Brassicaceae or the mustard family has quite a few cresses in it. These cresses are similar in many respects and can be difficult to tell apart.
Several are edible. Water Cress, Yellow Rocket and Shepard’s Purse are among these. From the name, this is not one to try. It is blooming now.
Cardamine hirsuta L.
March to April I Family: Brassicaceae
Flower: A cluster of white, four petaled flowers tips the stalk. Each flower has a stalk the length of the flower. Four green sepals half the length of the petals surround and cup the flower. Each sepal is tipped with hairs. The four petals have a long, narrow base part that flares out into a rounded top. Four stamens surround a flat-topped style. The pistil starts elongating through the middle of the flower as soon as it is pollinated and before the petals drop.
Leaf: Leaves are alternate and compound with several pairs of round, sparsely hairy leaflets and a terminal round leaflet. The leaflets may have large rounded teeth tipped with a stiff hair or have smooth edges. The petiole is reddish toward the base, hairy and grooved on the top. Most form a rosette at the base of the flowering stalk. The few leaves on the flowering stalk have long, narrow leaflets.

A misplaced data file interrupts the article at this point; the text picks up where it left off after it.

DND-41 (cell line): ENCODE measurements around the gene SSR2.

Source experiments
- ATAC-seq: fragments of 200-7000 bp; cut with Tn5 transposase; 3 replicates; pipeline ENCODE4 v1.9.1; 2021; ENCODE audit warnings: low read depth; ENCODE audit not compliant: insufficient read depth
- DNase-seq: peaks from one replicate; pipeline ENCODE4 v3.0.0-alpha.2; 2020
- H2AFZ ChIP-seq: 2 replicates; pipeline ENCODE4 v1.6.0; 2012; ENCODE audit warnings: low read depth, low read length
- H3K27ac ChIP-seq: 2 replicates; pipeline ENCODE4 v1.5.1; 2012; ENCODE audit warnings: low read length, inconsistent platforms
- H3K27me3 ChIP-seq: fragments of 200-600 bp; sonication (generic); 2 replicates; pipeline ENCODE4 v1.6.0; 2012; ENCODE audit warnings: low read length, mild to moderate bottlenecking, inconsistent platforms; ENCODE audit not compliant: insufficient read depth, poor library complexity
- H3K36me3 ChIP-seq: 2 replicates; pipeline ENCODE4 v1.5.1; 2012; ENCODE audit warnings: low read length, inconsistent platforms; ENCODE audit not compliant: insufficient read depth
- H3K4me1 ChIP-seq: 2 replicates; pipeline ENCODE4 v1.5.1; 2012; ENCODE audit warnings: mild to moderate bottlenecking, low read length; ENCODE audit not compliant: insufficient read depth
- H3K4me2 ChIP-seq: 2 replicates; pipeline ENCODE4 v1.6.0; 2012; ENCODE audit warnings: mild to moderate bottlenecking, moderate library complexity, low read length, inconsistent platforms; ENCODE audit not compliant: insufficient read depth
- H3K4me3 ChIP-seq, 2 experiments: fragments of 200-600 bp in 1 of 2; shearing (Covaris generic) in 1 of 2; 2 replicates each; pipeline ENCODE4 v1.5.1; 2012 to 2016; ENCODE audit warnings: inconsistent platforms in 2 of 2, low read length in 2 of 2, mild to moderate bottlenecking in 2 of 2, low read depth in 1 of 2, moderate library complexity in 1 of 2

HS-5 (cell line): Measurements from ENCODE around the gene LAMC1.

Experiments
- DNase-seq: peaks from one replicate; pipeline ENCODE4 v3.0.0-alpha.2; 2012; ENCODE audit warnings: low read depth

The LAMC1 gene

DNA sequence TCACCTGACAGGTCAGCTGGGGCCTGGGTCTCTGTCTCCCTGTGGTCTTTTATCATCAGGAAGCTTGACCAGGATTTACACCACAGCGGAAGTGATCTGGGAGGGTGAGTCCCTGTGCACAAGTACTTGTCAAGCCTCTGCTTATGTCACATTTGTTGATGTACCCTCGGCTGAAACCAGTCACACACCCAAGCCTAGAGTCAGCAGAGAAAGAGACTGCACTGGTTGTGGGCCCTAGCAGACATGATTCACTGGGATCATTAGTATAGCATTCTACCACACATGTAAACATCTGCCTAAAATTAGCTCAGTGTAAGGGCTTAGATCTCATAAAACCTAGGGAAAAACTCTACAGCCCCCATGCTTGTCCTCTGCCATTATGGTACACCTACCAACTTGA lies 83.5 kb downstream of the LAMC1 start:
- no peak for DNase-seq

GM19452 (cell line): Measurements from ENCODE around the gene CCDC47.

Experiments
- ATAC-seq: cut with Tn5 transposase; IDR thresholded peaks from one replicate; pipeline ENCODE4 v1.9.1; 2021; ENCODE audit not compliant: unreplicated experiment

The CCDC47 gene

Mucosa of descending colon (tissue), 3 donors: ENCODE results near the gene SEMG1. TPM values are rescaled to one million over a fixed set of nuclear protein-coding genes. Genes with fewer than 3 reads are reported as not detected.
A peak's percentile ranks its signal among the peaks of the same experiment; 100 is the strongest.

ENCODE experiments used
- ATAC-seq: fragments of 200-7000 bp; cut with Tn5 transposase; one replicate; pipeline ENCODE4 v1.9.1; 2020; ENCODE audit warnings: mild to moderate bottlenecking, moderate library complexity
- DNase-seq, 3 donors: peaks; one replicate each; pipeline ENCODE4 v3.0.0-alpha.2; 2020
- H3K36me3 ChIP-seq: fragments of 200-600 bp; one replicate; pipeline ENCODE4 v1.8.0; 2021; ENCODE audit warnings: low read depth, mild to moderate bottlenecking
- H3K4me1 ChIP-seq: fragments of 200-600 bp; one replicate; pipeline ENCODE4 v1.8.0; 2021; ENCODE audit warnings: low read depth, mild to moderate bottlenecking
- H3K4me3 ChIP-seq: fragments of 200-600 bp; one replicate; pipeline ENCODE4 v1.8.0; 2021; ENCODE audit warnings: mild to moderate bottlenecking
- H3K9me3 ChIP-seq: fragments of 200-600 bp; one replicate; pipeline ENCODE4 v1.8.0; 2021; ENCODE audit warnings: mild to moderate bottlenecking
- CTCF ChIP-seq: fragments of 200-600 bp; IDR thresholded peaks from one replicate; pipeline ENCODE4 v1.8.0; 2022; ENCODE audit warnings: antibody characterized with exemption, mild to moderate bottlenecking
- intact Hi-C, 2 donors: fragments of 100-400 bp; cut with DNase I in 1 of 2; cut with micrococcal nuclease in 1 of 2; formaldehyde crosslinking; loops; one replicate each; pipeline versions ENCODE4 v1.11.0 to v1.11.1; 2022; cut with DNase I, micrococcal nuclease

Stem: The stems are ridged, green to dark green, unbranched and usually hairless. They are erect but may have jogs in them at leaf nodes.
Fruit: The seed capsule is up to an inch long and slender. It has a series of bulges the entire length, each one indicating a seed.
Habitat: The plant likes moist disturbed ground such as lawns, river and stream banks.
Hoary Bitter Cress
Hoary Bitter Cress seems to be the first of the cresses to bloom in the spring. Many of the cresses can be used as wild greens including this one. As the name implies, this one is bitter to the taste and better mixed into a batch of potherbs.
The plant can survive frost into the teens. Even the flowers seem to withstand such a frost.
Typical of weeds, Hoary Bitter Cress grows quickly and blooms. The first flower stalks can be short, barely three inches tall. The flowers are fewer in number than on later, taller – up to a foot – stalks.
The flowers are the four-petaled ones of the mustard family. They are quickly pollinated. The seed pod grows up between the petals. All of the pods point upward. When the seeds ripen, the pod splits in half lengthwise to release them. The seeds don’t seem to travel far so the plants occur in clumps.
I found the plants in several places. Lawn grasses surround some. Other plants were in drier habitat on a hillside but still in a sunny, grassy location. The lushest plants grew in a river floodplain.